The MicroCAT X-ray micro-computed tomography for biological research was named as the top project in the Southeast during the organization's Oct. 28 dinner in Orlando, Fla.
The FLC promotes technology commercialization among federal laboratories.
The MicroCAT technology enables mice and other small creatures to be screened for tumors and genetic study while they are still alive. The technology provides three-dimensional images of the subject being studied. The device saves time and money because biologists can screen subjects individually for internal mutations in seven to 20 minutes without sacrificing and dissecting the animals. They can be examined repeatedly. Cell research can also be conducted with this device.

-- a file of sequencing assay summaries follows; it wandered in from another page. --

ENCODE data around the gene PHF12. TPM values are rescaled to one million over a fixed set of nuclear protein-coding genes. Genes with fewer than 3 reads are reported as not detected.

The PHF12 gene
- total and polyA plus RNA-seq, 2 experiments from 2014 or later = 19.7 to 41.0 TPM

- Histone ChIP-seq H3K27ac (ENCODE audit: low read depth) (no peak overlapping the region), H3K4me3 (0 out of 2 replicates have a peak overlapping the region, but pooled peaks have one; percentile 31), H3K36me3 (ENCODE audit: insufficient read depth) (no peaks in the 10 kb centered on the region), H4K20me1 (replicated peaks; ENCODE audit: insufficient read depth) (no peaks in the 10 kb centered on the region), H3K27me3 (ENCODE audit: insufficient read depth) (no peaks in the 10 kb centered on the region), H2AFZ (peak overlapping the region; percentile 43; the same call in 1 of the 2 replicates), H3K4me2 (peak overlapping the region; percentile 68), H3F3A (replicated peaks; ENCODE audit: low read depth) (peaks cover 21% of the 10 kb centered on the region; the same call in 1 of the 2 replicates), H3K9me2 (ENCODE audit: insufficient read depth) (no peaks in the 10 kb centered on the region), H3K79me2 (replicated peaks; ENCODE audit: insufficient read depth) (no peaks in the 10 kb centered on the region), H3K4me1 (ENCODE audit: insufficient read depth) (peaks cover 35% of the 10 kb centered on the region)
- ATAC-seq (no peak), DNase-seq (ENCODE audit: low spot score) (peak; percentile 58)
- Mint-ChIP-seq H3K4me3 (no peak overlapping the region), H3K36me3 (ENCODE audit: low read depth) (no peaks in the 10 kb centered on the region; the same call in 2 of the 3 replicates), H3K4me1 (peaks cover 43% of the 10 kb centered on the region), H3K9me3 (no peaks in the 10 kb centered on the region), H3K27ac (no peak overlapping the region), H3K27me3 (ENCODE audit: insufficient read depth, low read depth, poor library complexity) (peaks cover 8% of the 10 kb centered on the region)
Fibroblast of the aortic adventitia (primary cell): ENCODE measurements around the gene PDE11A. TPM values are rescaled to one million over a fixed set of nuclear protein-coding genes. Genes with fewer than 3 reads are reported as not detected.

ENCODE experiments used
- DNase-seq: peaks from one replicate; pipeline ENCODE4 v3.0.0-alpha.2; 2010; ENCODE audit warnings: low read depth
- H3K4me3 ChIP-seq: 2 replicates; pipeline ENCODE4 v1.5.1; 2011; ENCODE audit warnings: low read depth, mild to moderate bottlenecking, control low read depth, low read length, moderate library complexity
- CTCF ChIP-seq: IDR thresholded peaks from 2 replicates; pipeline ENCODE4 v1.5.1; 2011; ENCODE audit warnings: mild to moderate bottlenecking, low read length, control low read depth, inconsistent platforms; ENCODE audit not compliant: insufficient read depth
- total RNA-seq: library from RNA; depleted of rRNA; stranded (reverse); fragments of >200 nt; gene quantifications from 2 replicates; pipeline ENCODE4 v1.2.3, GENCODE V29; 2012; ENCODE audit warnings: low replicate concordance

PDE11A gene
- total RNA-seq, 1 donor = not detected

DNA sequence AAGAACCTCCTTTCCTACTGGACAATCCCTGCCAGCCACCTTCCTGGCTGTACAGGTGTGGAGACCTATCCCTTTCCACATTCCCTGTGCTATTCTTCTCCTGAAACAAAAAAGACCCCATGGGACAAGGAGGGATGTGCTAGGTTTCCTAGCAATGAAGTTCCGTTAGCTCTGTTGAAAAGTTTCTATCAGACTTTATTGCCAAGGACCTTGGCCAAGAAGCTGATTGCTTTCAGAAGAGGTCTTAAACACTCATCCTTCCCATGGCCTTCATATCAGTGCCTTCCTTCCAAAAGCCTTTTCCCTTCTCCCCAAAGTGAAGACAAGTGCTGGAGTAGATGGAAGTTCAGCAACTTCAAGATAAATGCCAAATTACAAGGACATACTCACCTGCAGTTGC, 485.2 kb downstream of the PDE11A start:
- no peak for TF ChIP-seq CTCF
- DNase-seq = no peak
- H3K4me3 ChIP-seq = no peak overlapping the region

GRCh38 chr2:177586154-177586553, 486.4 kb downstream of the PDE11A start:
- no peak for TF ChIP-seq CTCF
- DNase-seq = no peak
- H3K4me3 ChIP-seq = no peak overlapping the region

The technology was developed by Shaun Gleason and Michael Paulus of ORNL's Engineering Science and Technology Division. The project is funded by DOE's Laboratory Directed Research and Development program.
Other members of the team are Derek Austin, Miljko Bobrek, Gary Alley, Kenneth Tobin and Chris McKinney of the Engineering Science and Technology Division.
Two other ORNL technologies earned Excellence in Technology Transfer Awards from the regional organization. They are the AquaSentinel real-time water supply protection monitor and the photo-molecular comb biomolecular separator.
The AquaSentinel system was developed as real-time in-the-field detection technology for water testing and for safeguarding large-scale domestic primary drinking water supplies. The availability of such systems will help ensure the safety of water supply systems across the United States.